In this pandemic world of Zoom meetings and virtual events, there’s certainly some accessibility issues for a deaf writer trying to engage in online spaces. I struggle to hear on video format, especially with lagging or unreliable captioning. That’s always a little bit daunting when it comes to speaking engagements.

However, it’s worth noting that there are so many wonderful and accommodating people in this industry. Everyone I’ve met has always gone above and beyond to make sure the experience goes as smoothly as possible. The most notable anecdote is probably when I attended a Zoom event with no captions and lagging service, and my publicist hopped on and transcribed every single question and comment in the sidebar as it was being asked. I don’t think I would have been able to fumble through without her!

Do you have advice for disabled writers on breaking into the publishing/writing industry, and writing ownvoices stories?

My advice would be to write a story that is true to your personal journey, and to surround yourself with people who uplift that and respect your desire for authenticity. I have been very fortunate to work with a team who isn’t afraid to ask me clarifying questions about my experiences, but who are also very supportive of my approach.

Do you have any advice for writers who might want to include a deaf character in their story?

My advice would be to work with deaf sensitivity readers. For so long, there has been a very narrow concept of deafness in our society. Historically, when hearing people portray deafness in media they tend to fall back on harmful stereotypes. Reaching out to deaf readers can help with respectful representation.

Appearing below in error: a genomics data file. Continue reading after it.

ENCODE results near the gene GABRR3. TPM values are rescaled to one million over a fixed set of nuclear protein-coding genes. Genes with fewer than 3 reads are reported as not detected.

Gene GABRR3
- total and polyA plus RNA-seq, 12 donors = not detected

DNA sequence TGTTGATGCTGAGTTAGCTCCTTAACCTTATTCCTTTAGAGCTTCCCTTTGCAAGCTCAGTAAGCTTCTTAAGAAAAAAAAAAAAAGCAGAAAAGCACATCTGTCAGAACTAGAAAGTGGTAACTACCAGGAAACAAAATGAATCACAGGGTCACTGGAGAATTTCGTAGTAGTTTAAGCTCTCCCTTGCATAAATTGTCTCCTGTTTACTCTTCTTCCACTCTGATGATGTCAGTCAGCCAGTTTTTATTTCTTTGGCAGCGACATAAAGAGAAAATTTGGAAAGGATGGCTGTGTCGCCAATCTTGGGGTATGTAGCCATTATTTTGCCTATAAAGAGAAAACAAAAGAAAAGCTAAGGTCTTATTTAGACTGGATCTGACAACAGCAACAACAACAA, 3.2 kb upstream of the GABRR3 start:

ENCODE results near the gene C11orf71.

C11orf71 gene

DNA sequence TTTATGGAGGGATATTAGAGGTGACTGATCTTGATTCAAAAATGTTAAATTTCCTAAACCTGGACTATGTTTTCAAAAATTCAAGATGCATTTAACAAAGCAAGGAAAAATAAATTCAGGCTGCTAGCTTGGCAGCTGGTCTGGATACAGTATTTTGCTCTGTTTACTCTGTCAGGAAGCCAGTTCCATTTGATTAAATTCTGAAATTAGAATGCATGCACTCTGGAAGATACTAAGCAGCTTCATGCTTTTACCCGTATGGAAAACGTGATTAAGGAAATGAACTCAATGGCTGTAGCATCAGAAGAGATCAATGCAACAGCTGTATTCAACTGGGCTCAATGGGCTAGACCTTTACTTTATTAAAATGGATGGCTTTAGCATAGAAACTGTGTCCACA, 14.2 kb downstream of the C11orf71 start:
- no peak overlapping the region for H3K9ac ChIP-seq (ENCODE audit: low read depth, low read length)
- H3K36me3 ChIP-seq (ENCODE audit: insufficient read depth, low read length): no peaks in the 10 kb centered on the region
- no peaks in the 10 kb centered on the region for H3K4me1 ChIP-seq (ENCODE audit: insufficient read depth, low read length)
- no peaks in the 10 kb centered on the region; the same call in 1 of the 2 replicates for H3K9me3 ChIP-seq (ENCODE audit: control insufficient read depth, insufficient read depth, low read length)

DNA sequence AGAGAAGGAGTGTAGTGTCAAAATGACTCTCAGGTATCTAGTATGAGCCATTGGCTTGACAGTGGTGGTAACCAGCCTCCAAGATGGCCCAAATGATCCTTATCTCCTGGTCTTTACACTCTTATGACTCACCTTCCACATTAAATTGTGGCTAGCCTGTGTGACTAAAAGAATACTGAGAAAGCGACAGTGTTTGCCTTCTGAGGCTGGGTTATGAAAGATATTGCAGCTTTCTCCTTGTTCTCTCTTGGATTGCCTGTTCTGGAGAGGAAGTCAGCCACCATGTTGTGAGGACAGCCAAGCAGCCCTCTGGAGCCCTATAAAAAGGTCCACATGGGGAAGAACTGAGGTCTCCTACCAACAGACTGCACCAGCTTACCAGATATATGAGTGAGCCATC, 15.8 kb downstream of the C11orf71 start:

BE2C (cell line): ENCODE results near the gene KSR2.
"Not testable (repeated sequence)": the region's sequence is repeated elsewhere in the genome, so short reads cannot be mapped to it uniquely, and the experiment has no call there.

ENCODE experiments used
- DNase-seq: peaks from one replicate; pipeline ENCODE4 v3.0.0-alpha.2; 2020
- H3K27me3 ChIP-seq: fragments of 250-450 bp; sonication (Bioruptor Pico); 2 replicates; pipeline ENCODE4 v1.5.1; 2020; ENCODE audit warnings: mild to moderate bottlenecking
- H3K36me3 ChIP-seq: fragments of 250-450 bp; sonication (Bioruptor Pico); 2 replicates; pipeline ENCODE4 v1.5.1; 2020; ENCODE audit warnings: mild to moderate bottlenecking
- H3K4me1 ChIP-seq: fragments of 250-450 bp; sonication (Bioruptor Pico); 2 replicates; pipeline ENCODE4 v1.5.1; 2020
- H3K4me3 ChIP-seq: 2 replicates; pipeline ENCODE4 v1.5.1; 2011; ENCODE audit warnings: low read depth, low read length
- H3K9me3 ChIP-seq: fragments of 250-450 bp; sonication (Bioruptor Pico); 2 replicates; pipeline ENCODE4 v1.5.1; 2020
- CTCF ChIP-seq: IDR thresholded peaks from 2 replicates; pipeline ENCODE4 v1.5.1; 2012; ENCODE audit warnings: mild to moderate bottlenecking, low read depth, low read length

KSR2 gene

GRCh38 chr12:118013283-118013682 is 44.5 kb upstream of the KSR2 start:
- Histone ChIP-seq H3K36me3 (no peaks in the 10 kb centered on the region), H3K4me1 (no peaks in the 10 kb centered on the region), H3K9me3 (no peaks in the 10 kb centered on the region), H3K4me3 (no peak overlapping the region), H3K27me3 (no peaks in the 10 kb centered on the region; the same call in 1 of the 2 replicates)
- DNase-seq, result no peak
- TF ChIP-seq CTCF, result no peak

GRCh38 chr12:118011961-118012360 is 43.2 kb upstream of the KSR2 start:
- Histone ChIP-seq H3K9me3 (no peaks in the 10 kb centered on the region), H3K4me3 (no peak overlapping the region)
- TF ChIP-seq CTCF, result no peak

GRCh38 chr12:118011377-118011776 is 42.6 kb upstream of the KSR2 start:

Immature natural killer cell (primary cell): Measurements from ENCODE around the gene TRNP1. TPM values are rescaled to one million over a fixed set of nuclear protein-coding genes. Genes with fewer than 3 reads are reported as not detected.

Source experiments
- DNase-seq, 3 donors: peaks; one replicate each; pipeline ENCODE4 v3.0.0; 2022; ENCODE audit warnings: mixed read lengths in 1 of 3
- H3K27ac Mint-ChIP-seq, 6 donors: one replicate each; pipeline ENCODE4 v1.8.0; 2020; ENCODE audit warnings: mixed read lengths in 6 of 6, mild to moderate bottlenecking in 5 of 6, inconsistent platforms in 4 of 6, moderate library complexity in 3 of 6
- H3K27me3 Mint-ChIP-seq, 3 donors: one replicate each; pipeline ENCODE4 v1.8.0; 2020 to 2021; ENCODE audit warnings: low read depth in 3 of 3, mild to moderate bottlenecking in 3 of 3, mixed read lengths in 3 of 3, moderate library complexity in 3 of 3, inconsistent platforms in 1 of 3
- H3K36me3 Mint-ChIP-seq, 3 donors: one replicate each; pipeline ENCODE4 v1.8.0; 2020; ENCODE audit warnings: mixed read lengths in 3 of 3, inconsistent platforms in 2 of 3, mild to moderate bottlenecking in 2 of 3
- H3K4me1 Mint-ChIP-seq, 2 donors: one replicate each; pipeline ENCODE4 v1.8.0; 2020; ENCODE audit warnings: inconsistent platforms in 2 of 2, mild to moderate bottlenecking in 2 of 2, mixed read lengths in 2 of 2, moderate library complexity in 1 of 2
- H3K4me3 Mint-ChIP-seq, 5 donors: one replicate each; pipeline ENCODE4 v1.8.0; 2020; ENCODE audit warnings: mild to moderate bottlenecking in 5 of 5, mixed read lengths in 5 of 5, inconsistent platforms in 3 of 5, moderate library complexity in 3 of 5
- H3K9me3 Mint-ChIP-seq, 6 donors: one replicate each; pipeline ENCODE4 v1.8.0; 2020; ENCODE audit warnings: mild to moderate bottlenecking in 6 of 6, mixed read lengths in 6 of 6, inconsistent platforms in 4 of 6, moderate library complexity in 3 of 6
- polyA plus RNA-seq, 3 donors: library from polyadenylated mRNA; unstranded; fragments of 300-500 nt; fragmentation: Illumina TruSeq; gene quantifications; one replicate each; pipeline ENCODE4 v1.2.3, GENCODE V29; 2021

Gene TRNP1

How have you marketed and advertised The Whispering Dark?

So much goes into marketing a book and preparing it for launch, and there are so many people behind the curtain who pulled off amazing feats to get The Whispering Dark storefront ready. For me, personally, I’ve spent a lot of my time engaging with readers on various social media platforms and getting the word out that way. I was also fortunate enough to be invited to several book festivals and trade shows ahead of launch. I met so many amazing booksellers and librarians with a real passion for what they do, and that was an amazing experience.

What has been your experience with using social media as an author?

One of the coolest things about debut year thus far has been seeing readers responding to the book on various platforms, whether through memes, reels, or carousels. I think every writer worries whether or not their book will find its audience, and I feel like through social media I’ve been able to watch The Whispering Dark find its readers in real time.

Is there anything else about writing or publishing that you would like to talk about?

I would love to take this opportunity to name drop my second book, Your Blood, My Bones, which comes out in Spring 2024. Although it isn’t a sequel, it takes place six months after the harrowing final act of The Whispering Dark. The story is based around three former childhood friends trapped in their old summer home. Colton and Lane have a small but notable cameo, so readers can expect to see them again!


Buy The Whispering Dark via Kelly's local indie @riverbendbookshop, or find more options here: